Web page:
Yellow Eyes and the Sound of Vomit ep

I’ve always held a theory that there’s something in the waters of Lake Erie that sullies the minds of Cleveland’s inhabitants and forces them to regularly engage in talk about all things scatological. They’re not exactly a lesser species of human, just prone to shit-talk any time the opportunity arises. Factorymen’s recent duo of releases, the Shitman LP and the Yellow Eyes and Sound of Vomit EP, certainly plays into that theory, but I can actually say these excrement-laced recordings don’t give off that smell. In fact, judging Factorymen just based on the stat sheet would be a disservice to Steve Peffer, who is better known as the main cog in Clevo’s notorious Homostupids. Though these two records are built upon a foundation of repulsive thud-punk, it’s only the ground floor. Those expecting anything even remotely similar to Homostupids is in for a polarizing trip into Peffer’s aural subconscious.

The more fragmented Shitman finds Peffer dabbling in a sort of forced hypnagogia, combining moody dream states and fluid nightmares and using everything from communications between whales, samples of lounge records one might find in the free box, surreal conversations with himself, and general tooling around with oscillators, broken down synths and crusted drum pads. Roaming back and forth between the two spheres—and all points in between—can make for an uneven ride. “Tommy Telephone” seems out of place as a GodWeenSatan-esque faux-metal headband. The pitched vocals, knuckle-dragging Casio beats and searing riffs plugged in direct don’t exactly match with Shitman’s spooky ebb and flow. The same can be said for “Alleyman,” wherein Peffer proclaims he’ll “spray her with cream,” and “Treblinka (Going Back),” which is an absolutely mental portrait of the artist locking himself in the basement bedroom for an all-night four-track binge. But these moments of instability add to the grotesque aura of Factorymen’s mission.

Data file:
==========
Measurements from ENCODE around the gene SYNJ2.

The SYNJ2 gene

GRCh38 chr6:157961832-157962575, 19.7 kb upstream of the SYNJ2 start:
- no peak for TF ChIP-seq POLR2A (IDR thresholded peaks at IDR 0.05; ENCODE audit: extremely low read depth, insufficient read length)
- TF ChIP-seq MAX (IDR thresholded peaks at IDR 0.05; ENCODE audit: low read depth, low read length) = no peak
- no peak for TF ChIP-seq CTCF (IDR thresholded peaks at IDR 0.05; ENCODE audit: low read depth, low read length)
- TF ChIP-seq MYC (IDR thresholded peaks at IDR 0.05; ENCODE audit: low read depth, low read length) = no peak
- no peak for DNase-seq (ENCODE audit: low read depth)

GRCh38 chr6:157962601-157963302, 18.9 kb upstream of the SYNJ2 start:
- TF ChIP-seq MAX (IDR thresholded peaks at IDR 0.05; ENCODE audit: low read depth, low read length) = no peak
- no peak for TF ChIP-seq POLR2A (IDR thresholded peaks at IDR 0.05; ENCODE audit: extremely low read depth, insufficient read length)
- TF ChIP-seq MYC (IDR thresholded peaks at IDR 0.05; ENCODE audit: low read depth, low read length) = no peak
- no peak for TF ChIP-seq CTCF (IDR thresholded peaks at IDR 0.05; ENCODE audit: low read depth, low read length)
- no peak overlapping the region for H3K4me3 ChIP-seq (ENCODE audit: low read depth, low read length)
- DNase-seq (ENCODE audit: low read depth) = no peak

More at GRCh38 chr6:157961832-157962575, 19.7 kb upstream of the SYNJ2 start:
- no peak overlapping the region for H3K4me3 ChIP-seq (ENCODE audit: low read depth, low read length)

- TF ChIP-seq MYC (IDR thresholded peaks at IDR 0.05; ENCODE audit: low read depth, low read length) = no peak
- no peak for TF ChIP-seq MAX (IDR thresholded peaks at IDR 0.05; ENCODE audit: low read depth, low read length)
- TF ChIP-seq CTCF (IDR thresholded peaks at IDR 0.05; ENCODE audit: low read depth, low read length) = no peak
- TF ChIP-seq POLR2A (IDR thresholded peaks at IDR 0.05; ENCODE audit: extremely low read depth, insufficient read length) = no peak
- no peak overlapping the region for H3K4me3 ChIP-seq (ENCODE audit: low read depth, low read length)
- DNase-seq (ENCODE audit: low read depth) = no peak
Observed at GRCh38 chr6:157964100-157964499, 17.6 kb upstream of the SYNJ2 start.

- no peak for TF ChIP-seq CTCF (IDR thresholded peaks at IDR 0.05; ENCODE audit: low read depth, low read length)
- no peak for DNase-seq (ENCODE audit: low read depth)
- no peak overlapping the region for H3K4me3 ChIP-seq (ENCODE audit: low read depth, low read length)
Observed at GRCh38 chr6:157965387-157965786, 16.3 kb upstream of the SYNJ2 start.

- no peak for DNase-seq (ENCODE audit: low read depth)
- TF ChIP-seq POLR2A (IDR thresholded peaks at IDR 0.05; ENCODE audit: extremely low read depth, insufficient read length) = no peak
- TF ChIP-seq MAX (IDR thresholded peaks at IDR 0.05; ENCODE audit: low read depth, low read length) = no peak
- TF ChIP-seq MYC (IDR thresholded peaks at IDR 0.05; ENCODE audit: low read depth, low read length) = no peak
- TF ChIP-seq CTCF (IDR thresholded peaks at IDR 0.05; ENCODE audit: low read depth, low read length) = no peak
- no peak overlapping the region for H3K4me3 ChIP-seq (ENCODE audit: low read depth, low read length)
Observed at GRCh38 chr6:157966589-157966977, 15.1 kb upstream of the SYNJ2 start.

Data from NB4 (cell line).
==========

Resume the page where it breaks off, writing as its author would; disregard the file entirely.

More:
On Yellow Eyes and the Sound of Vomit, Peffer seems to have refined these collages (if what he does can be refined) into something more profound, something that takes into consideration the entire canvas. Pieces thoughtfully bleed from one to the next and the juxtaposition of harsh power electronics within a kinder, gentler mood. Here, they start to collect all within the same composition, as on “Weekend With My Mother,” which turns dementia disco into ominous drone and then into a quick jaunt past a big band playing the Beatles before disintegrating out-of-bounds. There is genuine beauty among the rubble; hidden deep in the grooves, Peffer knows how to irk out pleasant melodies from his brutish machines. For the most part, though—and especially in the waning minutes of Yellow Eyes—Peffer opts to magnify ugly molasses-paced hardcore and dissect it, not unlike Clockcleaner or the Factums. On “She’s My Mexican Man,” it’s filtered through a busted circuit board and pounded out by his lonesome. This is not social music by any stretch, and the weirdo post-punk rage of closers “Our Little Champion” and “Wake Up Wolffe” hint that Peffer prefers this type of dub shredding to be done looking straight into the mirror and not into a crowd. For the sake of future offerings from Factorymen, let’s hope the guy never gets sane.
Kevin J. Elliott